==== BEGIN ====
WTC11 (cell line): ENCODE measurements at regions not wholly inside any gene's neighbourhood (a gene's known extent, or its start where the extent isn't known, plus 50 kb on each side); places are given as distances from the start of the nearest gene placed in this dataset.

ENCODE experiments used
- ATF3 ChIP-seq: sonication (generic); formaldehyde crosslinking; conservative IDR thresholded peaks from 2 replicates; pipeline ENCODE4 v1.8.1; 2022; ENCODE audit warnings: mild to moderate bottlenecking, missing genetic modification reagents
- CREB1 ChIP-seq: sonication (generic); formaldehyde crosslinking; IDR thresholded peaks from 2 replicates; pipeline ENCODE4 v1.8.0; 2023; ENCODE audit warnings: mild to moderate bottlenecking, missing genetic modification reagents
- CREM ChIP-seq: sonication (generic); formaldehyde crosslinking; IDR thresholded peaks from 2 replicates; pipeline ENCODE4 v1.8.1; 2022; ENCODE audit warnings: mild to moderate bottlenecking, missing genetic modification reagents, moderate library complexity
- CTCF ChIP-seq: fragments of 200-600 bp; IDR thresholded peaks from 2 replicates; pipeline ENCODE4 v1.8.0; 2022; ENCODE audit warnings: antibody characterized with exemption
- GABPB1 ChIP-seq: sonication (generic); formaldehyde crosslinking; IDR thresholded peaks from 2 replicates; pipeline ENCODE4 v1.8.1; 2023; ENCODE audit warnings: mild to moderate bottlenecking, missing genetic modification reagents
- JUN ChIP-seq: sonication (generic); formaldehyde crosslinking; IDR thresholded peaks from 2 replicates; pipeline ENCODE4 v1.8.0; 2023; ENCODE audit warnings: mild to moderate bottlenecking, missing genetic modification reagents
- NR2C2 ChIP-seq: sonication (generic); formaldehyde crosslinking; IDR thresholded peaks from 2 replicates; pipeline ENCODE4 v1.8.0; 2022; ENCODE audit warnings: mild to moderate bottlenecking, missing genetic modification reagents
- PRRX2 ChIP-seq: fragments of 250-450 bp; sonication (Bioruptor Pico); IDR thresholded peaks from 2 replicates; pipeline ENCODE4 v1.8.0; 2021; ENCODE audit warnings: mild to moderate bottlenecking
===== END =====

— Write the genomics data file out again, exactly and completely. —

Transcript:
WTC11 (cell line): ENCODE measurements at regions not wholly inside any gene's neighbourhood (a gene's known extent, or its start where the extent isn't known, plus 50 kb on each side); places are given as distances from the start of the nearest gene placed in this dataset.

ENCODE experiments used
- ATF3 ChIP-seq: sonication (generic); formaldehyde crosslinking; conservative IDR thresholded peaks from 2 replicates; pipeline ENCODE4 v1.8.1; 2022; ENCODE audit warnings: mild to moderate bottlenecking, missing genetic modification reagents
- CREB1 ChIP-seq: sonication (generic); formaldehyde crosslinking; IDR thresholded peaks from 2 replicates; pipeline ENCODE4 v1.8.0; 2023; ENCODE audit warnings: mild to moderate bottlenecking, missing genetic modification reagents
- CREM ChIP-seq: sonication (generic); formaldehyde crosslinking; IDR thresholded peaks from 2 replicates; pipeline ENCODE4 v1.8.1; 2022; ENCODE audit warnings: mild to moderate bottlenecking, missing genetic modification reagents, moderate library complexity
- CTCF ChIP-seq: fragments of 200-600 bp; IDR thresholded peaks from 2 replicates; pipeline ENCODE4 v1.8.0; 2022; ENCODE audit warnings: antibody characterized with exemption
- GABPB1 ChIP-seq: sonication (generic); formaldehyde crosslinking; IDR thresholded peaks from 2 replicates; pipeline ENCODE4 v1.8.1; 2023; ENCODE audit warnings: mild to moderate bottlenecking, missing genetic modification reagents
- JUN ChIP-seq: sonication (generic); formaldehyde crosslinking; IDR thresholded peaks from 2 replicates; pipeline ENCODE4 v1.8.0; 2023; ENCODE audit warnings: mild to moderate bottlenecking, missing genetic modification reagents
- NR2C2 ChIP-seq: sonication (generic); formaldehyde crosslinking; IDR thresholded peaks from 2 replicates; pipeline ENCODE4 v1.8.0; 2022; ENCODE audit warnings: mild to moderate bottlenecking, missing genetic modification reagents
- PRRX2 ChIP-seq: fragments of 250-450 bp; sonication (Bioruptor Pico); IDR thresholded peaks from 2 replicates; pipeline ENCODE4 v1.8.0; 2021; ENCODE audit warnings: mild to moderate bottlenecking